The problem with rifle practice the way too many shooters do it is they do
"Bang, bangity bang bang." They bang away. Either they sit at a bench
and punch holes in the same 100-yard target over and over or they stand using
bad form and plink at cans, rocks and whatnot.
Who hunts like that?
With an empty gun you can and should merely practice getting into steady
positions. This takes a surprising amount of trial and error and then
repetition. You're training to assume the steadiest shooting position almost
instinctively so that it's second nature. You don't have to think. You just do.
I find that crossing my legs and sitting works 90 percent of the time. It puts
me on the ground in a hurry, right-side up while allowing me to keep my eye on
my game. Sitting also keeps me high enough to shoot
over most grass, brush and rocks. It gives me latitude to aim far uphill or
down, which prone doesn't. And while sitting I can spin on my butt to cover 360
degrees. You can't do that from being prone, either -- or from kneeling -- and
kneeling isn't nearly as steady.
As I'm in the process of sitting, I spread my shooting sticks with my lead hand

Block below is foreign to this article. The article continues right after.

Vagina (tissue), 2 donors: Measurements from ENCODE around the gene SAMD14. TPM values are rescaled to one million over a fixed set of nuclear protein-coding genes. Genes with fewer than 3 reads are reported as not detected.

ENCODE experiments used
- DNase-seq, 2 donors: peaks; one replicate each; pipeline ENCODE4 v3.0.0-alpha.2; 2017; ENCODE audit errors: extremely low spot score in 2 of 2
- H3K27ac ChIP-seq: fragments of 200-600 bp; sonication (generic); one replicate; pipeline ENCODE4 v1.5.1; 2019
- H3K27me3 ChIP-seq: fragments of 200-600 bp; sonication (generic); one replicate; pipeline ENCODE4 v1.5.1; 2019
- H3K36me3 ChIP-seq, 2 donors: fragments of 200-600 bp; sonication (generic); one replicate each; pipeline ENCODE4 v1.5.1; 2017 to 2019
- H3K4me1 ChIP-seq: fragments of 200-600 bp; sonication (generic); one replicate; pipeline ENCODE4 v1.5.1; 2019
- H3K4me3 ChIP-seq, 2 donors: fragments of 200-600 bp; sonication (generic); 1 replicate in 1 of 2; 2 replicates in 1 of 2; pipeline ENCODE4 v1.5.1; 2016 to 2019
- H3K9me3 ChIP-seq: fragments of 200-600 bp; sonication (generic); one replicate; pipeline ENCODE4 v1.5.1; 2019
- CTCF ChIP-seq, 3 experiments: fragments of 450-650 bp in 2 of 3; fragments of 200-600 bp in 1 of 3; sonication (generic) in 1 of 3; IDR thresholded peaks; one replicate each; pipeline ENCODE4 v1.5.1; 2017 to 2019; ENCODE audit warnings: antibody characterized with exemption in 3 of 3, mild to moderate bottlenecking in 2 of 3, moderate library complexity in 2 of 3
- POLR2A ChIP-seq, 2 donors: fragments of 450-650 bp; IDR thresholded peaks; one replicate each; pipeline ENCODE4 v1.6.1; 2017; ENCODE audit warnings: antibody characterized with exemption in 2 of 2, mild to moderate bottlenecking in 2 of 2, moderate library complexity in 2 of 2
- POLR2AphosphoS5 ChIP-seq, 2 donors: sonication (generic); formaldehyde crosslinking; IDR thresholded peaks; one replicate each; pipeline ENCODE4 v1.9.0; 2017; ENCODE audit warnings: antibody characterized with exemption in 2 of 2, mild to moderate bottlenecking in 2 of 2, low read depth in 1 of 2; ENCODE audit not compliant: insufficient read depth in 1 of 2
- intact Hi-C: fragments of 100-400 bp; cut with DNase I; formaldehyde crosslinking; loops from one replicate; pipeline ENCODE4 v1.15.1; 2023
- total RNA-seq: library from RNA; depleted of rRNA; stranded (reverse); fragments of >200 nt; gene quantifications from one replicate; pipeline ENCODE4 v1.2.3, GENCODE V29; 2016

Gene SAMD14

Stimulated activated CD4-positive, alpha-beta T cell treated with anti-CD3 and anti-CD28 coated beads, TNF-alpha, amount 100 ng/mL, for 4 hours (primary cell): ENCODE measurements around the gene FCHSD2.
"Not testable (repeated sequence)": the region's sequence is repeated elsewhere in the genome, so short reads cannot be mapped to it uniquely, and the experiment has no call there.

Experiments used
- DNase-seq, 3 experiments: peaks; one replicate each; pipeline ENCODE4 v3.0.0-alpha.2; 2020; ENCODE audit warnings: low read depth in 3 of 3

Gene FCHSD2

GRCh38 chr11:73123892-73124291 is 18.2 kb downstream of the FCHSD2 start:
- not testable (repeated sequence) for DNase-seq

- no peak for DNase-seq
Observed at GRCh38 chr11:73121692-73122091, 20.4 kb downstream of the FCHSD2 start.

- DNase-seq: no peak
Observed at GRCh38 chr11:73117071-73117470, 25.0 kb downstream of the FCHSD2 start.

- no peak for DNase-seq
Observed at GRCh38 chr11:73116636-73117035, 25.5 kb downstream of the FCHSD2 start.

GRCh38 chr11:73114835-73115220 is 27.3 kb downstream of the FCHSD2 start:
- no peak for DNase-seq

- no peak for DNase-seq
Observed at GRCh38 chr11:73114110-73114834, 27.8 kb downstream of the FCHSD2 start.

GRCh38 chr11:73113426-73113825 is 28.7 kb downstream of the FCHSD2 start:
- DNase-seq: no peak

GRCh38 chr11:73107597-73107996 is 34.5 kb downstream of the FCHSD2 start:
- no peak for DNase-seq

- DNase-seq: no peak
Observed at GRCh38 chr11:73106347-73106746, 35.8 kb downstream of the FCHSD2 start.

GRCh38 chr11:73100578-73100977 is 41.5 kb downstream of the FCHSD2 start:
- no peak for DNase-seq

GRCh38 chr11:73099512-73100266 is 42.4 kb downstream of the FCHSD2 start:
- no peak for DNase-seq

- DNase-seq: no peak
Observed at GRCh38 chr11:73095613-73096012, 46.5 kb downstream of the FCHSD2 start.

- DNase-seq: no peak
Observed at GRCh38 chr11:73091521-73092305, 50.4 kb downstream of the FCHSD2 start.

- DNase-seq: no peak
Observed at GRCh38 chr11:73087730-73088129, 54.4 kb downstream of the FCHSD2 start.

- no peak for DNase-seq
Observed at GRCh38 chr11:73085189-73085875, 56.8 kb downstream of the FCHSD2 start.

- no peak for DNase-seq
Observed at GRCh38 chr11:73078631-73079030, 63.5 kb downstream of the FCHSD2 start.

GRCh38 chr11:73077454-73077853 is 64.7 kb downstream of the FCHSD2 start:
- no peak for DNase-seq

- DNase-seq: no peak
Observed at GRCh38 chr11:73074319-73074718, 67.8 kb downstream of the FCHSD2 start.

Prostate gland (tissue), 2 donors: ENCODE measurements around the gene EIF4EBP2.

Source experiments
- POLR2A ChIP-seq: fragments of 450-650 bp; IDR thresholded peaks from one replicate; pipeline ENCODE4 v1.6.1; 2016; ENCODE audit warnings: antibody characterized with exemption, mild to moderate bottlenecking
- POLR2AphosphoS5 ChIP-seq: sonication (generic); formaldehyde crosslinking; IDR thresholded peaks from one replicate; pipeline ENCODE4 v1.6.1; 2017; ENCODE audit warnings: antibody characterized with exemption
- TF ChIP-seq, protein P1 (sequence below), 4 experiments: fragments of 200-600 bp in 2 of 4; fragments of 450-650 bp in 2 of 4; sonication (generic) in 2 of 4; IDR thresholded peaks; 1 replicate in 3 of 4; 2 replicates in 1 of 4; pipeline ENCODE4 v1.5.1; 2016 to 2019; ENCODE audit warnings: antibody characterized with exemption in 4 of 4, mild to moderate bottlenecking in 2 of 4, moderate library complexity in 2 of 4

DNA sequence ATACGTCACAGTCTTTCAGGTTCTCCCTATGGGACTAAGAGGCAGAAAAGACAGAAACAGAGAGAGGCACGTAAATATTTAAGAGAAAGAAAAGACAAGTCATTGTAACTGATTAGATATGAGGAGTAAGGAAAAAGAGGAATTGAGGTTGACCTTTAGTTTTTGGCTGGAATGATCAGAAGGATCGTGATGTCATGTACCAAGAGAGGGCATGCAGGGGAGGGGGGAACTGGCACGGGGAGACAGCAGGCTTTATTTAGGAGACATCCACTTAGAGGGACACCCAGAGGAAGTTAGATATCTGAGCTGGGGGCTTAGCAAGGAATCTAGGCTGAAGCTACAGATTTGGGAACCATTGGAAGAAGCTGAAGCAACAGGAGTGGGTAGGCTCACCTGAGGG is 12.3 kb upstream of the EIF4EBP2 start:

and tilt my rifle up so it drops into the V as it comes down. I usually rest my
elbows inside my knees all in one motion. If there's a cut
bank, tree trunk, bush or boulder to put my back against, so much the better.
That really adds stability. I'm usually ready in three to five seconds. And I'm
almost as steady as if I'm on a bench with sandbags.
After you've honed your sitting position, move into the
countryside where you can shoot legally and safely. Set up targets
(steel plates, spinners, balloons on sticks, plastic jugs of water) against
safe backdrops. Now walk into that field as if hunting. As soon as you see a
target, engage it. Don't rush at first. Work on smooth, consistent motion and
careful shot placement. Speed will come later with more practice. No sense in
being too fast and missing. Start with fairly close targets and move out as you
improve. Eventually you'll want to be shooting to your maximum range. That'll
give you important confidence when hunting the real thing.
To save money on ammunition, start with a .22 rimfire.
Or use inexpensive centerfire ammo, even if it's not
the most accurate. Try reduced power loads if you're afraid of recoil. And
always wear good ear protection. Switch to full-house loads, the same you'll
use for hunting, for your final few rounds of practice.
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Ron Spomer has been photographing and writing
about the outdoors for nearly four decades. He's written seven books, hunted on
six continents and been published in more than 120 magazines. He's currently rifles'
editor at "Sporting Classics," Travel columnist at "Sports Afield," Field
Editor at "American Hunter" and "Guns & Ammo" -- Optics Columnist at "North American
Hunter," Contributing Editor at "Successful Hunter," Senior Writer at "Gun
Hunter," and TV host of "Winchester World of Whitetail." He will write on Shooting Tips weekly for sportsmansguide.com. You can read his
blogs and catch some of his YouTube videos at www.Ronspomeroutdoors.com.